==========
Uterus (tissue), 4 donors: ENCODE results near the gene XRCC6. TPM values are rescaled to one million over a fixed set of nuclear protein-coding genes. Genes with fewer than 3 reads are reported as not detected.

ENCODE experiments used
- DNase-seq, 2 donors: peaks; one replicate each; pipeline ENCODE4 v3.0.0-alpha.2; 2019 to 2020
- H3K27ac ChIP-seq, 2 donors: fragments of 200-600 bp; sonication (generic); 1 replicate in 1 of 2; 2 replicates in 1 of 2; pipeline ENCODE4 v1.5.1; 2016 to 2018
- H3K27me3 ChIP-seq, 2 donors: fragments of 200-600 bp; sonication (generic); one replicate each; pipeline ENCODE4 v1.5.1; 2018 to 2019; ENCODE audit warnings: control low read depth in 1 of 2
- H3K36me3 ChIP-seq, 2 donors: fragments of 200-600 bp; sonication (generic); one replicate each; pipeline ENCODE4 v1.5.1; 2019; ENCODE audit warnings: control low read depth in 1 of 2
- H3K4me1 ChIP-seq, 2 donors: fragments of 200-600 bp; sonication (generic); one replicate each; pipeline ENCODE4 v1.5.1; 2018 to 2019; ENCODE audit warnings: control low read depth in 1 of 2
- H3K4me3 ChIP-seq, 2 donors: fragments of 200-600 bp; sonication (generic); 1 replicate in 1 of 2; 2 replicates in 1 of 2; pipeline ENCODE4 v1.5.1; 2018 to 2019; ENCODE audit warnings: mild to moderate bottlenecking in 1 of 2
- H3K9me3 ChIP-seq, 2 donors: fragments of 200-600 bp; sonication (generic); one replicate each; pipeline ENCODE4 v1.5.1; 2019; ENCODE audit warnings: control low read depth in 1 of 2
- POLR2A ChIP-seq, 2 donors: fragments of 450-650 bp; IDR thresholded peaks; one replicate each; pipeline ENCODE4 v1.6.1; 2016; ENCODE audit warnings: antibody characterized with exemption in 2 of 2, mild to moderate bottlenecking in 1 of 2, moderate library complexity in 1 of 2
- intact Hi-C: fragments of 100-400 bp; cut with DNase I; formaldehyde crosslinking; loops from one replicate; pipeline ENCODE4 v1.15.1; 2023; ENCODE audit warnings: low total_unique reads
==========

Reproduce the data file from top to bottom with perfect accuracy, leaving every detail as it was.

Uterus (tissue), 4 donors: ENCODE results near the gene XRCC6. TPM values are rescaled to one million over a fixed set of nuclear protein-coding genes. Genes with fewer than 3 reads are reported as not detected.

ENCODE experiments used
- DNase-seq, 2 donors: peaks; one replicate each; pipeline ENCODE4 v3.0.0-alpha.2; 2019 to 2020
- H3K27ac ChIP-seq, 2 donors: fragments of 200-600 bp; sonication (generic); 1 replicate in 1 of 2; 2 replicates in 1 of 2; pipeline ENCODE4 v1.5.1; 2016 to 2018
- H3K27me3 ChIP-seq, 2 donors: fragments of 200-600 bp; sonication (generic); one replicate each; pipeline ENCODE4 v1.5.1; 2018 to 2019; ENCODE audit warnings: control low read depth in 1 of 2
- H3K36me3 ChIP-seq, 2 donors: fragments of 200-600 bp; sonication (generic); one replicate each; pipeline ENCODE4 v1.5.1; 2019; ENCODE audit warnings: control low read depth in 1 of 2
- H3K4me1 ChIP-seq, 2 donors: fragments of 200-600 bp; sonication (generic); one replicate each; pipeline ENCODE4 v1.5.1; 2018 to 2019; ENCODE audit warnings: control low read depth in 1 of 2
- H3K4me3 ChIP-seq, 2 donors: fragments of 200-600 bp; sonication (generic); 1 replicate in 1 of 2; 2 replicates in 1 of 2; pipeline ENCODE4 v1.5.1; 2018 to 2019; ENCODE audit warnings: mild to moderate bottlenecking in 1 of 2
- H3K9me3 ChIP-seq, 2 donors: fragments of 200-600 bp; sonication (generic); one replicate each; pipeline ENCODE4 v1.5.1; 2019; ENCODE audit warnings: control low read depth in 1 of 2
- POLR2A ChIP-seq, 2 donors: fragments of 450-650 bp; IDR thresholded peaks; one replicate each; pipeline ENCODE4 v1.6.1; 2016; ENCODE audit warnings: antibody characterized with exemption in 2 of 2, mild to moderate bottlenecking in 1 of 2, moderate library complexity in 1 of 2
- intact Hi-C: fragments of 100-400 bp; cut with DNase I; formaldehyde crosslinking; loops from one replicate; pipeline ENCODE4 v1.15.1; 2023; ENCODE audit warnings: low total_unique reads